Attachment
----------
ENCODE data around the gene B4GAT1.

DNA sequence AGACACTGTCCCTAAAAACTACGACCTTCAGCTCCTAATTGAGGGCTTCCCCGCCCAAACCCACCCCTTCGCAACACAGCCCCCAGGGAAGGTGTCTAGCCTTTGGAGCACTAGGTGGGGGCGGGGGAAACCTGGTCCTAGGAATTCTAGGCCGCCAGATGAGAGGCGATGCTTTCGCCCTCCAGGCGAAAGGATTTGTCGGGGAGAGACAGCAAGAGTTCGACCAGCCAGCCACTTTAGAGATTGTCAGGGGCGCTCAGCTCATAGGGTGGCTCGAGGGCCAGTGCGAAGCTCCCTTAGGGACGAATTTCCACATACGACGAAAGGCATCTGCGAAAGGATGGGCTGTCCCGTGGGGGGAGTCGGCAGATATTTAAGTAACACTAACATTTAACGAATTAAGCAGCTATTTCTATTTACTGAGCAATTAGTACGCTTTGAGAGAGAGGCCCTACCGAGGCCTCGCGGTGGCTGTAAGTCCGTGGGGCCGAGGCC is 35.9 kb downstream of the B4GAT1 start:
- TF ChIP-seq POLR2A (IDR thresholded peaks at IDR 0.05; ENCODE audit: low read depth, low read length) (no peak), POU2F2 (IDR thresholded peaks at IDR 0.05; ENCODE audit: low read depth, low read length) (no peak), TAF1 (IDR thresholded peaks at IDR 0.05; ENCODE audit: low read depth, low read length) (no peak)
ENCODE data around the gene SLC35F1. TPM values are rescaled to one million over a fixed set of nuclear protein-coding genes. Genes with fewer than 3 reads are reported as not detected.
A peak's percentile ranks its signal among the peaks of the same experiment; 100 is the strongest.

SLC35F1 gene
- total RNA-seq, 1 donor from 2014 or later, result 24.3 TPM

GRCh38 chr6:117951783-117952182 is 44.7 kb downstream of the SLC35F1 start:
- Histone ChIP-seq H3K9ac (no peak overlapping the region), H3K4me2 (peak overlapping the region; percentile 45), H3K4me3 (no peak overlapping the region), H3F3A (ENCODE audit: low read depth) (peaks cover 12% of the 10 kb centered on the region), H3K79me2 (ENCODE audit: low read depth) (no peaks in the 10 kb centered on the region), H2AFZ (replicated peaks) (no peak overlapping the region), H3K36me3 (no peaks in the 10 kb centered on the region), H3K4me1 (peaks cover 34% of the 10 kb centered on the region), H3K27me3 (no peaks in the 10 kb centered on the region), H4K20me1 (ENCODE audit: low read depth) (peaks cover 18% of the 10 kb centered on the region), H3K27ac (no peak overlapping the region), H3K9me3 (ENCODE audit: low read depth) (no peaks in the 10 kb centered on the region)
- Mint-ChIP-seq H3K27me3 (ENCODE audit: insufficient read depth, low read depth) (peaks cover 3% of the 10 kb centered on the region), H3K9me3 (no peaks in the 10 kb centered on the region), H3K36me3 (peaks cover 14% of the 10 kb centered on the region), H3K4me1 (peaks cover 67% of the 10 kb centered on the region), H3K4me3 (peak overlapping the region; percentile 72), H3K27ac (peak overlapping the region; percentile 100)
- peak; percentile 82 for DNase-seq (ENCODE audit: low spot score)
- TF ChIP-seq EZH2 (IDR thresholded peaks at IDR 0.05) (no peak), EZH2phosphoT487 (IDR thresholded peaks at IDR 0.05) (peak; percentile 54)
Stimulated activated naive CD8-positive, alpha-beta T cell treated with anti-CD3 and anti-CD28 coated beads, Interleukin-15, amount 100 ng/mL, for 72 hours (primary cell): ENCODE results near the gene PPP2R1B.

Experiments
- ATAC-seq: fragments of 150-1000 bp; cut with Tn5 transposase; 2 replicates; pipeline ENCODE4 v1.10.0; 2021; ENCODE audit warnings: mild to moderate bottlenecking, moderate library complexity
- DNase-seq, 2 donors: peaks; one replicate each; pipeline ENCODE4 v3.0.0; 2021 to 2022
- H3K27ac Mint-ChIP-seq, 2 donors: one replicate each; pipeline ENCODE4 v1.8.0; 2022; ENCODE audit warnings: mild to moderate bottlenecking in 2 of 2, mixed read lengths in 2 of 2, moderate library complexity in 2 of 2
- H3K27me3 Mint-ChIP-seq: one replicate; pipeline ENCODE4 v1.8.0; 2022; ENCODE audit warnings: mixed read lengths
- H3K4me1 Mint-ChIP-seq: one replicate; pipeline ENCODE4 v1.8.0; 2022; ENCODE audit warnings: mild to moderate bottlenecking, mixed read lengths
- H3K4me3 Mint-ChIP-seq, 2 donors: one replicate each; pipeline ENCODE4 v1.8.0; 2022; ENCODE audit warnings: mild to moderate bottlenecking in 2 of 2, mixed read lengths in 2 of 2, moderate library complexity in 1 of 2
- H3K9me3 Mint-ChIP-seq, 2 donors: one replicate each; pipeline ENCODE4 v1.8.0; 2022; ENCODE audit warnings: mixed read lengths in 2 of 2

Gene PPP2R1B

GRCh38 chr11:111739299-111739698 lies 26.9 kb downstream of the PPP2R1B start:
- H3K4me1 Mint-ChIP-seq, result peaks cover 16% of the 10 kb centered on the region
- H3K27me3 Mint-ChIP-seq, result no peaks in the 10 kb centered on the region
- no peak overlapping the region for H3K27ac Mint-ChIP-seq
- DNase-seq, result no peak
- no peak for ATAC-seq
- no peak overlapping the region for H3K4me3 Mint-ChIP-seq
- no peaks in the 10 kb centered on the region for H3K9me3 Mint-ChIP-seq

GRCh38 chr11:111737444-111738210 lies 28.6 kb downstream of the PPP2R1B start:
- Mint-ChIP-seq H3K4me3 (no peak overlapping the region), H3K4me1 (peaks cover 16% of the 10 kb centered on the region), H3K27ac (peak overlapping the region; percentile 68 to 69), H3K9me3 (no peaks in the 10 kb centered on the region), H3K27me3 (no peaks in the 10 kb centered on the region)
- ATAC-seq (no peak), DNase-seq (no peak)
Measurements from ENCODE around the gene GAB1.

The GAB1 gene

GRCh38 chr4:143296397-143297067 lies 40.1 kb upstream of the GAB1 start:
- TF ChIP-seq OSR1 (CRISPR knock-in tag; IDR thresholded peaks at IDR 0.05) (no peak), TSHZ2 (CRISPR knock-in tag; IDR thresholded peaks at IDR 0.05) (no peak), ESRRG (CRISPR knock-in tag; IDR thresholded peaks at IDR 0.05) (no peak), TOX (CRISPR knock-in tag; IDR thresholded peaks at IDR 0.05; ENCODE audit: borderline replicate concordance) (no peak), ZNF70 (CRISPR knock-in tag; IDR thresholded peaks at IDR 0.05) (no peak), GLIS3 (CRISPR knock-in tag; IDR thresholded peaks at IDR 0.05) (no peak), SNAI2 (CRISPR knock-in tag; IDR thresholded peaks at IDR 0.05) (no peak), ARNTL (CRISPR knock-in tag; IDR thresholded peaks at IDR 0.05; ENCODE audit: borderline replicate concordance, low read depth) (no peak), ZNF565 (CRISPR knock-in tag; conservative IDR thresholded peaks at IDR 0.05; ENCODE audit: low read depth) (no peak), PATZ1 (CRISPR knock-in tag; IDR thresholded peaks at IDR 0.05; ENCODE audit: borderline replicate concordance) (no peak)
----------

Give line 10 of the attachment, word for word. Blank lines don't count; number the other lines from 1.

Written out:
- Mint-ChIP-seq H3K27me3 (ENCODE audit: insufficient read depth, low read depth) (peaks cover 3% of the 10 kb centered on the region), H3K9me3 (no peaks in the 10 kb centered on the region), H3K36me3 (peaks cover 14% of the 10 kb centered on the region), H3K4me1 (peaks cover 67% of the 10 kb centered on the region), H3K4me3 (peak overlapping the region; percentile 72), H3K27ac (peak overlapping the region; percentile 100)